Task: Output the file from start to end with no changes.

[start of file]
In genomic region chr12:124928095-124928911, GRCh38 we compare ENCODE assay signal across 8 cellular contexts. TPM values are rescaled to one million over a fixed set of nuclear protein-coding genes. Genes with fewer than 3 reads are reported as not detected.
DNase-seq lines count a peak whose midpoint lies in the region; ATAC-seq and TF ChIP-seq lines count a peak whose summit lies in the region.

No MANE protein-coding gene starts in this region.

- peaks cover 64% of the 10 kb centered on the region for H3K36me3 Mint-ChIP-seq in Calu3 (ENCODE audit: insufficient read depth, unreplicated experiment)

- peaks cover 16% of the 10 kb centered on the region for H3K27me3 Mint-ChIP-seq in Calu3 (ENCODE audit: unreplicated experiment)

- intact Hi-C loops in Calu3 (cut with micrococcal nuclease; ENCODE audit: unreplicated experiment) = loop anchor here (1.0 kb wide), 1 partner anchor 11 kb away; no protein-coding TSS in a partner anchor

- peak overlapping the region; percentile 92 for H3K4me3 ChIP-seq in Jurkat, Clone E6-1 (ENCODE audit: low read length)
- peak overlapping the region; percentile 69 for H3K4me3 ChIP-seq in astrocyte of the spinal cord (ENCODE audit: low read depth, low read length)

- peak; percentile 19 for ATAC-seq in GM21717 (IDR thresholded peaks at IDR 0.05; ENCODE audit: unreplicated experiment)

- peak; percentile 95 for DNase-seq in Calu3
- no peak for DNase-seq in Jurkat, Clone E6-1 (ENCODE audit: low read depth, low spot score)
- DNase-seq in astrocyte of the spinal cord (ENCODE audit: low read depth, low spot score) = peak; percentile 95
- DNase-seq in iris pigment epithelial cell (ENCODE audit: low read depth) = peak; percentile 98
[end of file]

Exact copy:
In genomic region chr12:124928095-124928911, GRCh38 we compare ENCODE assay signal across 8 cellular contexts. TPM values are rescaled to one million over a fixed set of nuclear protein-coding genes. Genes with fewer than 3 reads are reported as not detected.
DNase-seq lines count a peak whose midpoint lies in the region; ATAC-seq and TF ChIP-seq lines count a peak whose summit lies in the region.

No MANE protein-coding gene starts in this region.

- peaks cover 64% of the 10 kb centered on the region for H3K36me3 Mint-ChIP-seq in Calu3 (ENCODE audit: insufficient read depth, unreplicated experiment)

- peaks cover 16% of the 10 kb centered on the region for H3K27me3 Mint-ChIP-seq in Calu3 (ENCODE audit: unreplicated experiment)

- intact Hi-C loops in Calu3 (cut with micrococcal nuclease; ENCODE audit: unreplicated experiment) = loop anchor here (1.0 kb wide), 1 partner anchor 11 kb away; no protein-coding TSS in a partner anchor

- peak overlapping the region; percentile 92 for H3K4me3 ChIP-seq in Jurkat, Clone E6-1 (ENCODE audit: low read length)
- peak overlapping the region; percentile 69 for H3K4me3 ChIP-seq in astrocyte of the spinal cord (ENCODE audit: low read depth, low read length)

- peak; percentile 19 for ATAC-seq in GM21717 (IDR thresholded peaks at IDR 0.05; ENCODE audit: unreplicated experiment)

- peak; percentile 95 for DNase-seq in Calu3
- no peak for DNase-seq in Jurkat, Clone E6-1 (ENCODE audit: low read depth, low spot score)
- DNase-seq in astrocyte of the spinal cord (ENCODE audit: low read depth, low spot score) = peak; percentile 95
- DNase-seq in iris pigment epithelial cell (ENCODE audit: low read depth) = peak; percentile 98